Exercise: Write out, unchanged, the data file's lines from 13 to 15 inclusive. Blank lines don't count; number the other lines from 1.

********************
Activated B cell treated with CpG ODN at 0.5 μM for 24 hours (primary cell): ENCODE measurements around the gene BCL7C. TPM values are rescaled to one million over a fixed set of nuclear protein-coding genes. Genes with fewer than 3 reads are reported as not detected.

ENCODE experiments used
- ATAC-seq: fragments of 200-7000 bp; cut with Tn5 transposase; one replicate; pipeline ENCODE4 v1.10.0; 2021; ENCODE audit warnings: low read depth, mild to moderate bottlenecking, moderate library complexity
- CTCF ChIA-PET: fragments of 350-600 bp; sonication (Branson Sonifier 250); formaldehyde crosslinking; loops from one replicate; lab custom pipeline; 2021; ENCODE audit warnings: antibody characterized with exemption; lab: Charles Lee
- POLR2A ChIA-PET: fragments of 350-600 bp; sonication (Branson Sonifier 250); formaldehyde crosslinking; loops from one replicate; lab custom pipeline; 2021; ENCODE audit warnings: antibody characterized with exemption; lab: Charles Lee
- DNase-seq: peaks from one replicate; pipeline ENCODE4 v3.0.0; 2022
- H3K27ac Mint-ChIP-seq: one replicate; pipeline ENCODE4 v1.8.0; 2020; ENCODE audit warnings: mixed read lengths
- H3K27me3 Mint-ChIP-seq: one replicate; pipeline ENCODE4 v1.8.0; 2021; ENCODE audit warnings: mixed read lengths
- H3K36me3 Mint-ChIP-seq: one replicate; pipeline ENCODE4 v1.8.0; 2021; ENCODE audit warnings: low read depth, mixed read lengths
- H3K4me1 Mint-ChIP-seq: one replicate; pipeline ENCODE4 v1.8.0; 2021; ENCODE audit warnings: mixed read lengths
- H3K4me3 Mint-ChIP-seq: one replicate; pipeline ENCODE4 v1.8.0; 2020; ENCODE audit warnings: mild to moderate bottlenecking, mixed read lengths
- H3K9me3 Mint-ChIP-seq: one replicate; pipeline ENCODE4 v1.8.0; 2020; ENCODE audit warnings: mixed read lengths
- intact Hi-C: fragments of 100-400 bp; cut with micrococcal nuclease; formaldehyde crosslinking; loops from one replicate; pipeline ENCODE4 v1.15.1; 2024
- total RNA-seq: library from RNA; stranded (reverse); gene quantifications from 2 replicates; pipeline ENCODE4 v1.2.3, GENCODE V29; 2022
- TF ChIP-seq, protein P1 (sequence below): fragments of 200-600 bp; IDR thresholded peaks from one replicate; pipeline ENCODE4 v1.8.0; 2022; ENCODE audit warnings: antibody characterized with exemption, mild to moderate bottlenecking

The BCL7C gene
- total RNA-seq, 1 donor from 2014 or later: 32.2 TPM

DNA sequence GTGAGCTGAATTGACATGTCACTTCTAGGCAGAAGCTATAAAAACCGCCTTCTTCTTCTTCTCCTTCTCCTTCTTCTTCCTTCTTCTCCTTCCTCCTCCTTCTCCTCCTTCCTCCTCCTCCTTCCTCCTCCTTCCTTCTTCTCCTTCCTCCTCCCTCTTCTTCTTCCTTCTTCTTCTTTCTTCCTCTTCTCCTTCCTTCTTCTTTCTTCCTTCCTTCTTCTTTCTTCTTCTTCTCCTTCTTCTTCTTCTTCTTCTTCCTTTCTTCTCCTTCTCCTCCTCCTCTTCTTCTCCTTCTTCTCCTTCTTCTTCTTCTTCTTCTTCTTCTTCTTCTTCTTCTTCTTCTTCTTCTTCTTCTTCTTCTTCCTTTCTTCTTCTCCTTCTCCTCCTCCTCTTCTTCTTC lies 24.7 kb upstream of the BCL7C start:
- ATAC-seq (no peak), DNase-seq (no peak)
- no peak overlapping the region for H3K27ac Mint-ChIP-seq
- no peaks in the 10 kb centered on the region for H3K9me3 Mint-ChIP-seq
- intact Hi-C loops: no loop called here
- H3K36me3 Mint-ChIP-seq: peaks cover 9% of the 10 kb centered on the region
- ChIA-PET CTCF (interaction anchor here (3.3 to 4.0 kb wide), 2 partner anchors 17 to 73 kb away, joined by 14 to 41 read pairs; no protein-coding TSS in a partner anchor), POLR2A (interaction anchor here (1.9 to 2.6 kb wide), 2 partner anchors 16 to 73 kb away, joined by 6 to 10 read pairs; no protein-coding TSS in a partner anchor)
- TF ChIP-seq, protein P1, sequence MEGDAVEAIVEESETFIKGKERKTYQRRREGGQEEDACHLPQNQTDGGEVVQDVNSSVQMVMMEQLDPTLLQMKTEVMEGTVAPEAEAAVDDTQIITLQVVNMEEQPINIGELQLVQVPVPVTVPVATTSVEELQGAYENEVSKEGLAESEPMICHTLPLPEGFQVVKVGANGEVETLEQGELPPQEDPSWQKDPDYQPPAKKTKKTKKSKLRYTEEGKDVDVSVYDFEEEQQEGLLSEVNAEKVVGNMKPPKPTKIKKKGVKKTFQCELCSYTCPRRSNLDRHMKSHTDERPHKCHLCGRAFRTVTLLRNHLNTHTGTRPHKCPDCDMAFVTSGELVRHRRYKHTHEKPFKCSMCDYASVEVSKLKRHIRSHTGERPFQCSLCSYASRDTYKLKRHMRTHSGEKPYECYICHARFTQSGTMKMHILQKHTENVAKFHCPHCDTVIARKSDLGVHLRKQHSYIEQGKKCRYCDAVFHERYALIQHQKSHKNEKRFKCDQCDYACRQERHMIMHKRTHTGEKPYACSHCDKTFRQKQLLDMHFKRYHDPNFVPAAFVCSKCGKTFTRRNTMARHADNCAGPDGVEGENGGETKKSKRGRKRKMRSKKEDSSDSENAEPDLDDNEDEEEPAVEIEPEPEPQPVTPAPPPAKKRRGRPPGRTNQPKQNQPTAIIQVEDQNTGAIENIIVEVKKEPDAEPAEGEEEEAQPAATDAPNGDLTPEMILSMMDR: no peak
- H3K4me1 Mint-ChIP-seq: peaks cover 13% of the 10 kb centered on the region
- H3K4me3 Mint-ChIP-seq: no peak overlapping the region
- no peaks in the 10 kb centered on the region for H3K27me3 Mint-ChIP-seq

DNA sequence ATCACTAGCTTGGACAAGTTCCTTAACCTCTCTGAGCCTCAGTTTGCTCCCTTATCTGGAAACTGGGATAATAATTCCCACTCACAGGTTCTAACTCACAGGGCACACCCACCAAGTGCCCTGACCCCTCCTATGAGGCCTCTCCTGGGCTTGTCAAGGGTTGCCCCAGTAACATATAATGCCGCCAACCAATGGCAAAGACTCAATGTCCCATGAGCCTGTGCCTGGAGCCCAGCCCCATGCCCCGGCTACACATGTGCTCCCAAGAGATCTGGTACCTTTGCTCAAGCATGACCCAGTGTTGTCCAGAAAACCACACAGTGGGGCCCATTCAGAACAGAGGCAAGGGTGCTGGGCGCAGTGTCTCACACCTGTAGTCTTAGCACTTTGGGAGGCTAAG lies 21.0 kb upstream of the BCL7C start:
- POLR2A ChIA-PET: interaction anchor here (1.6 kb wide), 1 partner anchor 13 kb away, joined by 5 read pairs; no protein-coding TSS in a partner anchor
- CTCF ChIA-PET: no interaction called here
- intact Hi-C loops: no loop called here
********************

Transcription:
- intact Hi-C: fragments of 100-400 bp; cut with micrococcal nuclease; formaldehyde crosslinking; loops from one replicate; pipeline ENCODE4 v1.15.1; 2024
- total RNA-seq: library from RNA; stranded (reverse); gene quantifications from 2 replicates; pipeline ENCODE4 v1.2.3, GENCODE V29; 2022
- TF ChIP-seq, protein P1 (sequence below): fragments of 200-600 bp; IDR thresholded peaks from one replicate; pipeline ENCODE4 v1.8.0; 2022; ENCODE audit warnings: antibody characterized with exemption, mild to moderate bottlenecking